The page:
The prompt for Day 11 was to write a tanka using the 5-7-5-7-7 format. A friend of mine is president of the local Haiku group. I’m told that good North American Haiku is not 5-7-5 because the Japanese form does not use syllables. So the English form of syllable is not an accurate measure. This of course confuses me. And then there is the famous “turn” in the haiku, which I can never get right. And the form called senryu by the Japanese has somehow changed for the English version, so that human references are okay in English haiku. This means that I don’t write Japanese forms because I can’t quite get it right.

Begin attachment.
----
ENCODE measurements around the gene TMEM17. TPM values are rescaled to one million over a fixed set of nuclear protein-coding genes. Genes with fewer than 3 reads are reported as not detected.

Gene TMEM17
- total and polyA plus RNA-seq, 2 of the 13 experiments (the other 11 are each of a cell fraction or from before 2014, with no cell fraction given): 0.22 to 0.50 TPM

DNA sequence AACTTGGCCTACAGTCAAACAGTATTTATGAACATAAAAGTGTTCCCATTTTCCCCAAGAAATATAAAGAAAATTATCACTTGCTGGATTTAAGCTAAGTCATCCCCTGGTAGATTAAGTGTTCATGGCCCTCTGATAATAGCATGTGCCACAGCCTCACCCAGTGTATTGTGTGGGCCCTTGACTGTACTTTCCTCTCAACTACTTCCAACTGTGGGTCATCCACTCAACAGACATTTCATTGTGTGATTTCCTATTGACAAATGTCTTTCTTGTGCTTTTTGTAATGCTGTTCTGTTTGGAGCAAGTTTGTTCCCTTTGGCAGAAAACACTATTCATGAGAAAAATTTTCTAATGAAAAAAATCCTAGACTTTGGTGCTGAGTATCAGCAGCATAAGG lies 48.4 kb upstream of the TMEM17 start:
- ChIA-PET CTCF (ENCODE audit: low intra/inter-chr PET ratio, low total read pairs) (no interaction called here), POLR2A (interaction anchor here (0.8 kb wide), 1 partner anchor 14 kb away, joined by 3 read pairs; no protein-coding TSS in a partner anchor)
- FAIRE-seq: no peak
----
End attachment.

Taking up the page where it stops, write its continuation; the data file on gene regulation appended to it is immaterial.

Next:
Nevertheless here is a short poem that somewhat adheres to the prompt at least!
TATTOO TANKA-esque poem
Along the main street
the town is closing up shop
boarded up windows
a new store boasts neon flash
Discount! TATTOOS WHILE YOU WAIT!
Day 13 was to take an observational walk and write a calm poem. I tried!
Early Spring Landscape
Remnants of snow leach back into
the ground, brown with flattened grass,
green still sleeping off the winter weight.
Early flowers poke above the soil, tentative
and shy, face to leaf with soggy mash
of old news, expired flyers. Nothing beautiful
yet, no faint tinge of spring on trees,
no budding bushes, air still damp and chill.
But the front lawn boasts its first robins,
and the population around feeders suddenly
triples with common redpolls stopping by
on their way even further north than here.
Carol A. Stephen
April 16, 2013